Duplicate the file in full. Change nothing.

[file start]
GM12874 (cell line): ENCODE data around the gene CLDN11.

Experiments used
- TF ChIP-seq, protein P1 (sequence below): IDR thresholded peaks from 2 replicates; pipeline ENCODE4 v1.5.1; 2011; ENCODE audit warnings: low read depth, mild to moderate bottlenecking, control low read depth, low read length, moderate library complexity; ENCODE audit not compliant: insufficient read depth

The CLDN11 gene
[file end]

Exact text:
GM12874 (cell line): ENCODE data around the gene CLDN11.

Experiments used
- TF ChIP-seq, protein P1 (sequence below): IDR thresholded peaks from 2 replicates; pipeline ENCODE4 v1.5.1; 2011; ENCODE audit warnings: low read depth, mild to moderate bottlenecking, control low read depth, low read length, moderate library complexity; ENCODE audit not compliant: insufficient read depth

The CLDN11 gene